Tuesday, February 5, 2013

Writers' Lab: Make Your First Draft Fun




For the Writers' Lab, I invited the multi-talented writer Shawndra Russell to share her advice on writing, and on being a productive writer.
Shawndra is a former high school English teacher turned author, releasing Couple Friends in August 2012. She is finishing several eguides about freelance writing, social media and using Kickstarter to publish your first novel that will all be published in 2013 as well as her second novel, Keepsakes. She’s also a frequent Twitter poster at @ShawndraRussell. Learn more about her writing and social media services at www.shawndrarussell.com.  
 

I am a freelance magazine and newspaper writer, published novelist, and I write social media and marketing content for small businesses. I’ll share a little bit about how I approach each type of writing and how I churn out at least 15,000 words a week for these different mediums.

My favorite kind of writing is novel writing, and my favorite part of that format is the first draft. I participated in NaNoWriMo in 2011 and cranked out 72,145 words in 17 days. It was thrilling, I didn’t forget what I’d already written because I was never too far away from it, and I had a full (yet nowhere near finished) manuscript at the end. I write pretty much everything I do now in this whirlwind first draft style, then just go back and edit until it’s polished.

I start my novel writing with a scene by scene outline, and I tackle each one and then plow on to the next with no rereading, no self-doubt (well, not much). My first novel, Couple Friends, didn’t require much research because it was set in Savannah, Georgia where I live, and the characters were easy to write because they were realistic and felt familiar. The downside of this style of writing is the seemingly endless rounds of editing, so for my next novel, I am going to hire a line editor instead of a developmental editor like I did for Couple Friends.

For magazine/newspaper writing, I like to gather as many details as I can, copy and pasted straight from websites and reviews. I also reach out to several people that relate to the story and email them a series of questions. I always ask more than I need to and always ask more people than I should because that way I can select the best answers plus I can utilize the unused information for another article or blog post to tease the bigger article. These answers are also copy and pasted into my document so I can read through everything and see what I’m working with and try to find the interesting threads and patterns. Some people naysay the email interview, but I love it because no one gets angry at how they are portrayed and I think people give better, more thoughtful and more thorough answers when they aren’t put on the spot. If I was an investigative journalist, this tactic of course would change, but since I write about entertainment mostly, I don’t need to grill anyone.

Lastly, for social media, I try to schedule a chunk of time to post for each client for the upcoming week. Some people hate to schedule and like the fly-by-the-seat-of-your-pants method, but I think blocking off time and space allows you to be much more creative and make sure that you are properly tagging (and spelling!) everything correctly. I’m always on the lookout for post-worthy content, like goofy calendars that have fun “holidays,” global entertainment or other pertinent news, and keep an eye on local events (even if the product or business is global) to build up local loyalty. I also try to get to know the owners and capture their personalities as well as the company culture, so I am essentially constantly researching and then translating my findings into posts that are hopefully engaging and relevant.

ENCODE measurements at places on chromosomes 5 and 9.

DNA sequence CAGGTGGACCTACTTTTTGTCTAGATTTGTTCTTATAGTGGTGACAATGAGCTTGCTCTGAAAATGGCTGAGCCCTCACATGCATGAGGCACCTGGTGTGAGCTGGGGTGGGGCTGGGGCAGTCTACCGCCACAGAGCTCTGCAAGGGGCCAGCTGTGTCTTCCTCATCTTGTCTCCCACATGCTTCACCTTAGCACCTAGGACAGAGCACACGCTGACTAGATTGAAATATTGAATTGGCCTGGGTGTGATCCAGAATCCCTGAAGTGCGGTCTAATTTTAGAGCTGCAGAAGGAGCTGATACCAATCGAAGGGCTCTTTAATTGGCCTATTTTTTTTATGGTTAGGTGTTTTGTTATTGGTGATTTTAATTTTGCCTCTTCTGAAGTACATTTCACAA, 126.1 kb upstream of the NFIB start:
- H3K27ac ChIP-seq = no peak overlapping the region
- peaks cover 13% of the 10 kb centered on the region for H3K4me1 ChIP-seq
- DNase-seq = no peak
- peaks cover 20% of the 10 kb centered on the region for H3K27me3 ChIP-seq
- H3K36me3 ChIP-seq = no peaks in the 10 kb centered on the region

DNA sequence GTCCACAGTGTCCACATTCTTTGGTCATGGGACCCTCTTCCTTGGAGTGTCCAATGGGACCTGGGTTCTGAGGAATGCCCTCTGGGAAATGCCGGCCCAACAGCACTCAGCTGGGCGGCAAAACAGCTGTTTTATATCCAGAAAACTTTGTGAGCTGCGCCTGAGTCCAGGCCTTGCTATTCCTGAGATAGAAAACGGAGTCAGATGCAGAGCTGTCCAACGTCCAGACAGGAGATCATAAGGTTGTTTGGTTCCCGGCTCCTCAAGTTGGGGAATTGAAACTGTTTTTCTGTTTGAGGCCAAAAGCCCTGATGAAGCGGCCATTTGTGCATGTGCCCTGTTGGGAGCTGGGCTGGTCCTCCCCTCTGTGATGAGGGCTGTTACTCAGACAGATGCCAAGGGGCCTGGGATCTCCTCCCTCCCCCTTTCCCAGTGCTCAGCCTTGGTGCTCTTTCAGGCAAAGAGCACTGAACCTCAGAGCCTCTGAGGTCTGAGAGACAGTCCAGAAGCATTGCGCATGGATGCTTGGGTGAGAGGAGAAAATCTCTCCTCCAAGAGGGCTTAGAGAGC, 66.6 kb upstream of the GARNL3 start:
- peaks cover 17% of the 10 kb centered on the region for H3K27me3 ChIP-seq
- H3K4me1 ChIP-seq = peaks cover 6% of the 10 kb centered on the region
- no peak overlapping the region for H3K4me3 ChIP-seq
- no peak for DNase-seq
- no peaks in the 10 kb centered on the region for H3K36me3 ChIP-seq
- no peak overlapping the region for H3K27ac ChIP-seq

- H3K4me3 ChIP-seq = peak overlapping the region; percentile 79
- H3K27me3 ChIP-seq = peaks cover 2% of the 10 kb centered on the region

The last bit of advice I’d like to share is the 90-minute method. I have started working in 90 minute bursts, then taking a break that makes me “happy” (workout, watch The Daily Show, read, walk the dog—whatever!). This routine came about from reading The Happiness Advantage by Shawn Achor and Tony Schwartz’s “For Real Productivity, Less is Truly More” on the Harvard Business Review website. Previously, I would just work myself ragged, pushing through my day with very few breaks. Now, I shock myself at what I can get done in this concentrated chunk of time, feel less exhausted, and I am an all-around happier person.

5 comments:

  1. Interesting post! So are there any "writing your thesis in a month" events? It sounds kind of fun!

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  2. Yes, Veronika, you might like to check out what happens in November with #AcWriMo (Academic Writing Month).
    A large number of academics then set a goal (number of words they want to write that month) and hold eachother accountable.

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  3. Cool! I'm nowhere near a draft, but it's good to keep in mind for later, or for papers :)

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  4. Working in 90 minute bursts sounds good. I've tried the pomadoro method, but 25 minutes sometimes isn't enough to get creative and then be creative. I'd be interested to know how long you should take for a 'happy break'?

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  5. I can't speak on behalf of Shawndra, but for me it can be difficult to do the same task uninterrupted for 90 minutes (that is: no students popping in with questions, etc). However, when I work from home, I typically take either 15 minute breaks, or a full 90 minutes of doing something else (a workout around noon can be so energizing for the rest of the day!)

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